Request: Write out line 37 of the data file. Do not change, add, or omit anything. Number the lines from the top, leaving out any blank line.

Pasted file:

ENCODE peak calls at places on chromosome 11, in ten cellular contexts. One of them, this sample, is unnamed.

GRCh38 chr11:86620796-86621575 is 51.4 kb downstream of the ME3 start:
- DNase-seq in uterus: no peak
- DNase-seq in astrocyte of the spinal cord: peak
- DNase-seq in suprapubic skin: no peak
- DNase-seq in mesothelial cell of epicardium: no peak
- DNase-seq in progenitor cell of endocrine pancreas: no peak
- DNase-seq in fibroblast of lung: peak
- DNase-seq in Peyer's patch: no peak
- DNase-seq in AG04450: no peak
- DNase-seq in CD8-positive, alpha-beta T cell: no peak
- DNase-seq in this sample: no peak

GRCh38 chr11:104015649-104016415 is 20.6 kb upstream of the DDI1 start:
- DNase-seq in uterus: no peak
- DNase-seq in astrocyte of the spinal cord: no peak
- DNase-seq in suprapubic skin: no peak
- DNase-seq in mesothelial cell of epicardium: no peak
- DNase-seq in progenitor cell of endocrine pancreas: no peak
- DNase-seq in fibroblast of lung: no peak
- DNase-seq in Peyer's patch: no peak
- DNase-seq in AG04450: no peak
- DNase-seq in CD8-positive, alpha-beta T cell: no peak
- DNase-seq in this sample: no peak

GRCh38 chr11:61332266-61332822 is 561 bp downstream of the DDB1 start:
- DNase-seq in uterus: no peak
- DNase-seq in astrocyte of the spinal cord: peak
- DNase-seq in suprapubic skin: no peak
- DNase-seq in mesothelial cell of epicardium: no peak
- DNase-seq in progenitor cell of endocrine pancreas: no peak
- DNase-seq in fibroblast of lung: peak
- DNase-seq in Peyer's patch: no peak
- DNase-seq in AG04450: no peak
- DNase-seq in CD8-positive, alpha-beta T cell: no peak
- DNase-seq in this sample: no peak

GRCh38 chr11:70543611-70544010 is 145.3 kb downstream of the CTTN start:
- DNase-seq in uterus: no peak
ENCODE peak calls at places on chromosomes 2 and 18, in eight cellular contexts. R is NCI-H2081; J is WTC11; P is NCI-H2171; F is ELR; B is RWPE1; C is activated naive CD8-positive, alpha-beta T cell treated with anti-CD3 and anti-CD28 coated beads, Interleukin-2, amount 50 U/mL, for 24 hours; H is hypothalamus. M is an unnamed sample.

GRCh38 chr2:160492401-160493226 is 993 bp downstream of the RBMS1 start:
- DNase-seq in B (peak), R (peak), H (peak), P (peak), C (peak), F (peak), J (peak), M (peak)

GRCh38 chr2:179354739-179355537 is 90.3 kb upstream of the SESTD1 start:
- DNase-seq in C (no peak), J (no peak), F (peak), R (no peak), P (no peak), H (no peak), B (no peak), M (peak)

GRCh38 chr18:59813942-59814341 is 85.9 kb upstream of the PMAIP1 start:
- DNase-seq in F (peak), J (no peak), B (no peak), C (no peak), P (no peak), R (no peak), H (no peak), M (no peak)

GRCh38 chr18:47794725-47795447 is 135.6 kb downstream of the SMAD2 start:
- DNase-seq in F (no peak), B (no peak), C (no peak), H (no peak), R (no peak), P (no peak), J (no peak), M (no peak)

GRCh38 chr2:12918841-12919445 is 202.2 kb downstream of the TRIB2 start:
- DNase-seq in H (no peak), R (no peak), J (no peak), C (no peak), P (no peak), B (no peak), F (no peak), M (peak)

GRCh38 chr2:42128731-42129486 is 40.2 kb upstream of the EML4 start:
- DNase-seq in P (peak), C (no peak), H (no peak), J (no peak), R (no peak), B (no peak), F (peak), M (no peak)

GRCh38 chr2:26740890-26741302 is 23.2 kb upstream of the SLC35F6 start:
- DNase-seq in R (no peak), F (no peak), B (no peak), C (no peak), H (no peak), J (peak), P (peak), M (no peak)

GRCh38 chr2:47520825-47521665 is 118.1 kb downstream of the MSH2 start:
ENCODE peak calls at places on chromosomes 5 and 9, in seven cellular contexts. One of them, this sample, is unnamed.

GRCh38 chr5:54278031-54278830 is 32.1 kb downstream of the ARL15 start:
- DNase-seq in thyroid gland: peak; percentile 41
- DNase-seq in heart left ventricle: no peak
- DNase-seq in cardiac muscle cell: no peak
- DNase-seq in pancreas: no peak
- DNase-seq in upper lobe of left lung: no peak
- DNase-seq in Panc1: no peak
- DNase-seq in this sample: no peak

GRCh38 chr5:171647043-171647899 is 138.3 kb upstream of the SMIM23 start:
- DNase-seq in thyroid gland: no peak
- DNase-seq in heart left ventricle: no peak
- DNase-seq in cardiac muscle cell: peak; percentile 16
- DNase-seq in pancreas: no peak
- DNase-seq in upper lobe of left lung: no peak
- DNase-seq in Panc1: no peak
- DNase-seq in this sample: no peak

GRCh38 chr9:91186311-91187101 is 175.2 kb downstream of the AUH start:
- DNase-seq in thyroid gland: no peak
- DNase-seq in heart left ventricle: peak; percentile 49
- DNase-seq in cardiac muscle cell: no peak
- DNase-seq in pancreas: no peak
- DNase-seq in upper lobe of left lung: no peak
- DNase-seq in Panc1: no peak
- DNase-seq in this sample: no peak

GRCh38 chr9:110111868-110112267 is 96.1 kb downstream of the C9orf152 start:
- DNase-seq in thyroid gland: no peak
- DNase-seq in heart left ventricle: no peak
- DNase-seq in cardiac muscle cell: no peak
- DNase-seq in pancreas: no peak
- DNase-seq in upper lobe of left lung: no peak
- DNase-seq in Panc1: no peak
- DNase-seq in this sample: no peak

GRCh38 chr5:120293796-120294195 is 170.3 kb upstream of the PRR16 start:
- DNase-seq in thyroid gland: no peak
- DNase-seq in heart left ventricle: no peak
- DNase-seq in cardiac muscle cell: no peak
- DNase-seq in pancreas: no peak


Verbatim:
ENCODE peak calls at places on chromosomes 2 and 18, in eight cellular contexts. R is NCI-H2081; J is WTC11; P is NCI-H2171; F is ELR; B is RWPE1; C is activated naive CD8-positive, alpha-beta T cell treated with anti-CD3 and anti-CD28 coated beads, Interleukin-2, amount 50 U/mL, for 24 hours; H is hypothalamus. M is an unnamed sample.